“When we loose a flavour, a fragrance, we loose a recipe”
Most of us understand the importance of seasonality, freshness, colours and flavour in our cooking. As we become more educated about the food we eat we also see words like fresh, local, organic and artisan appearing everywhere on restaurant menus and food packaging. Although those words have never been more in fashion than they are right now, it’s often too easy to get lost in all the marketing jargon and slogans that we begin to forget what those wonderful words really mean. That is until you meet someone like Laura Buades.
Laura is incredibly passionate about the food we eat, where it comes from and how it is grown. She has been at the forefront of the slow food movement in Spain over the last few years and recently started her own company called loveat-beyond organics to promote the use of locally produced, seasonal, biodynamic foods. She believes in a reconnection with the lost rhythms of nature, the traditions of the past and getting back to actually working the land. Laura has simple farm to table mentality and believes that processed fast food is not only changing the physical landscape through intensive farming, but it is also eroding a way of life that revolved around producing and eating great food in a relaxed, sociable way. As we walked around her beautiful organic garden in Mallorca, she explained how many rare plant varieties of indigenous fruits and vegetables are under threat from standardisation and commercialisation just in the Balearic Islands alone. “It is overwhelmingly important that we don’t lose our forgotten foods. Some of these varieties go back hundreds, or even thousands, of years and are part of our culinary, scientific, genetic and popular cultural heritage, they also ensure our genetic diversity is not lost. Lets eat them, not lose them!”.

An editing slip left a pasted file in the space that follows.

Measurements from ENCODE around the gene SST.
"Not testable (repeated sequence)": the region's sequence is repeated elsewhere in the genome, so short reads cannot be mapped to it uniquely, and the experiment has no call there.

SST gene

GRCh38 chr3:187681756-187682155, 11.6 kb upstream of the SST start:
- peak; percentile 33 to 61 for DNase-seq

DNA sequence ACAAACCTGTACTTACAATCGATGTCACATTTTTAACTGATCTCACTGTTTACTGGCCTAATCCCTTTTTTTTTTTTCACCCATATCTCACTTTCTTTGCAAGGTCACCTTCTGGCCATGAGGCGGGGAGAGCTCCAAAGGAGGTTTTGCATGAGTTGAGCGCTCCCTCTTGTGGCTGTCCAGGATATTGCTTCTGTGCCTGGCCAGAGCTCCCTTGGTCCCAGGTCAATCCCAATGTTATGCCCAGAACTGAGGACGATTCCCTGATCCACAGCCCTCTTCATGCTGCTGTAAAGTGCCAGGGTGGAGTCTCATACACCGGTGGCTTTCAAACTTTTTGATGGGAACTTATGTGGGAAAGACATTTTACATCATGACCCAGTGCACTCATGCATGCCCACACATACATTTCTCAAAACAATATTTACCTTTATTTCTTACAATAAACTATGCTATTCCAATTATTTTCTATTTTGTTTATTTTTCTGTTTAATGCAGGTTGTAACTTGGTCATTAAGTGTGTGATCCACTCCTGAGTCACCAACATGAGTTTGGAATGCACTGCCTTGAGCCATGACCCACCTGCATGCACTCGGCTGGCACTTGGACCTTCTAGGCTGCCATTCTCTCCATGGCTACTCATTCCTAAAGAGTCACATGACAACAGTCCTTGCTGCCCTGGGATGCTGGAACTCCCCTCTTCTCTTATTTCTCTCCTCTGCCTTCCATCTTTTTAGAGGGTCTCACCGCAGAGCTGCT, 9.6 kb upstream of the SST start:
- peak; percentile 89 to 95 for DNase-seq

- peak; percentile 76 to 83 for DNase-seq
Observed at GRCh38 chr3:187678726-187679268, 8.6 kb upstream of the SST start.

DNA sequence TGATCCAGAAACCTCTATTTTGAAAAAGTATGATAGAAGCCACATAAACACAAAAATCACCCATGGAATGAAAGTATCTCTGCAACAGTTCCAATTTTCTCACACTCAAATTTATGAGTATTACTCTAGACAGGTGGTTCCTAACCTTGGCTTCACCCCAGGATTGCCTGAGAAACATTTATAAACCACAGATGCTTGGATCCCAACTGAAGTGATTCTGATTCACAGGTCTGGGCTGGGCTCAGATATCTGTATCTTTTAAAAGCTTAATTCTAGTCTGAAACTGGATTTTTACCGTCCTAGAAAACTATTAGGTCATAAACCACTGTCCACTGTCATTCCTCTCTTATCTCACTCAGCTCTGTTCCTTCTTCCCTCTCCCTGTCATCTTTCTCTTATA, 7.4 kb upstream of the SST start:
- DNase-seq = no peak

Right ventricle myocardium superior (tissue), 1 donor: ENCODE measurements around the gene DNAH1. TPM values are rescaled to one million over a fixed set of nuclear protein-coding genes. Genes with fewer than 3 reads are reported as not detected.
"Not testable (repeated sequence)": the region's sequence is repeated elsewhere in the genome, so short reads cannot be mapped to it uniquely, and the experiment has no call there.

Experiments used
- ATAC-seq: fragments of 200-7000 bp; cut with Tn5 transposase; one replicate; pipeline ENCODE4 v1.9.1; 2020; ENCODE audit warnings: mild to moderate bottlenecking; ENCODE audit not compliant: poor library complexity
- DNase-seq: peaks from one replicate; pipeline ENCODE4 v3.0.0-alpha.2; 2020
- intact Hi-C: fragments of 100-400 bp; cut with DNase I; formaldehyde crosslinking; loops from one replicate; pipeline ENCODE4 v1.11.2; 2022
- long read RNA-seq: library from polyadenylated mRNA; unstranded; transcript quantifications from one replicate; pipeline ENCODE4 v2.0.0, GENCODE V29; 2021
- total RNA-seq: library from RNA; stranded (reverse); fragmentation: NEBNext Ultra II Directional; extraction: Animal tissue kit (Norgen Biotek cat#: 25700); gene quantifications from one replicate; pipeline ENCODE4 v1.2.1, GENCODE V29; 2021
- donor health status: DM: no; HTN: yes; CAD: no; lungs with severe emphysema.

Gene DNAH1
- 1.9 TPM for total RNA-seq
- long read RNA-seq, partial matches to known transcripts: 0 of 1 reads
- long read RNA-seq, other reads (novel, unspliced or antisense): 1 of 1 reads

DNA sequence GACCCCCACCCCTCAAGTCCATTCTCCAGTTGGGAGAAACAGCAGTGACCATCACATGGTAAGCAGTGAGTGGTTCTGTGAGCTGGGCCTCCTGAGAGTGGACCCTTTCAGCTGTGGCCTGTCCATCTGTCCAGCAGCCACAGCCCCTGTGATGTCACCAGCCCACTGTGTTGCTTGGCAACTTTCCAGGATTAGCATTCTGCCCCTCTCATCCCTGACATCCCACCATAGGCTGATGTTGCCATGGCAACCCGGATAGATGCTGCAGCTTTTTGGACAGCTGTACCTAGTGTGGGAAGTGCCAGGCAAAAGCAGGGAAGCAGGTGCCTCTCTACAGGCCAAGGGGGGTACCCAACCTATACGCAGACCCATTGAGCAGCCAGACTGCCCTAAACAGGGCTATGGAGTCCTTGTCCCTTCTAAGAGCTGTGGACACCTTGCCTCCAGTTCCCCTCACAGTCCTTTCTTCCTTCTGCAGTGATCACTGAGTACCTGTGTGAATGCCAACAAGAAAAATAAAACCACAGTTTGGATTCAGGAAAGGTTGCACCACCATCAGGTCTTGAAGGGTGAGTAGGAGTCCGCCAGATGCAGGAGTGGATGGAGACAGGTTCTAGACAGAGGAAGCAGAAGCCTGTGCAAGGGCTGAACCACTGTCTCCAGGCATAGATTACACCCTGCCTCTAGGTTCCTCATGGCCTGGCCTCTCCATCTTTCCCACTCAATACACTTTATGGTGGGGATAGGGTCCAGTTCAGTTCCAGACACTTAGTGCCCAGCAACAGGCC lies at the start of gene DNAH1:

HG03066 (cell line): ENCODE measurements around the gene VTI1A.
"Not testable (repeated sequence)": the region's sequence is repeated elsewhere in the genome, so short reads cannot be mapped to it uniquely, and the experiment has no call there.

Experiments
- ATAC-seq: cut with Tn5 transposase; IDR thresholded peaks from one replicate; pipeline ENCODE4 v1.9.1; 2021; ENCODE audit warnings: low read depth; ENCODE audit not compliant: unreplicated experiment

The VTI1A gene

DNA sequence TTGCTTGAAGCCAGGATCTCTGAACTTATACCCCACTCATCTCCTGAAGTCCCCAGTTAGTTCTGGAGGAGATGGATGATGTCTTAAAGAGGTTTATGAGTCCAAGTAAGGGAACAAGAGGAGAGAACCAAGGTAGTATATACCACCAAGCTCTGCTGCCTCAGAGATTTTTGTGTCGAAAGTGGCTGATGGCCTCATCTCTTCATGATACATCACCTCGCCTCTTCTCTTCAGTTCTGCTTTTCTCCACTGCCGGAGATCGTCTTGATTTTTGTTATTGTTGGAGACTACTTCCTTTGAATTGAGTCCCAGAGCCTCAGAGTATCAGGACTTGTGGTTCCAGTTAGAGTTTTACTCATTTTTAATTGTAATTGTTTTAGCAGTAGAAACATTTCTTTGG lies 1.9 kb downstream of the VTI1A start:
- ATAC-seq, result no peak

As Laura hands me the most amazing sun-drenched peach I’ve ever eaten straight from one of her trees, she tells me that, “At the end of the day we are what we eat, and the land for future generations will be what we make of it. Together with like-minded farmers, our aim is to raise awareness and protect local, lost varieties, so that they may be rediscovered and returned to the market in the future”.
After spending a little time with Laura I’m reminded that our fast, modern lifestyles and intensive production methods are the main reasons that we are losing so many of our traditional foods. With their demise we also lose centuries of expert knowledge and cultural traditions. We lose choice, flavour and the varied landscapes associated with traditional farming. The simple truth is it is often easier to find food from half way across the world than food produced on our doorstep. It’s time to re-build the lost link between our food, the land, and the people who produce it.
* The Slow Food movement was founded by Carlo Petrini and opposes the standardisation of taste, defends the need for consumer information and protects the cultural identities tied to food and gastronomic traditions.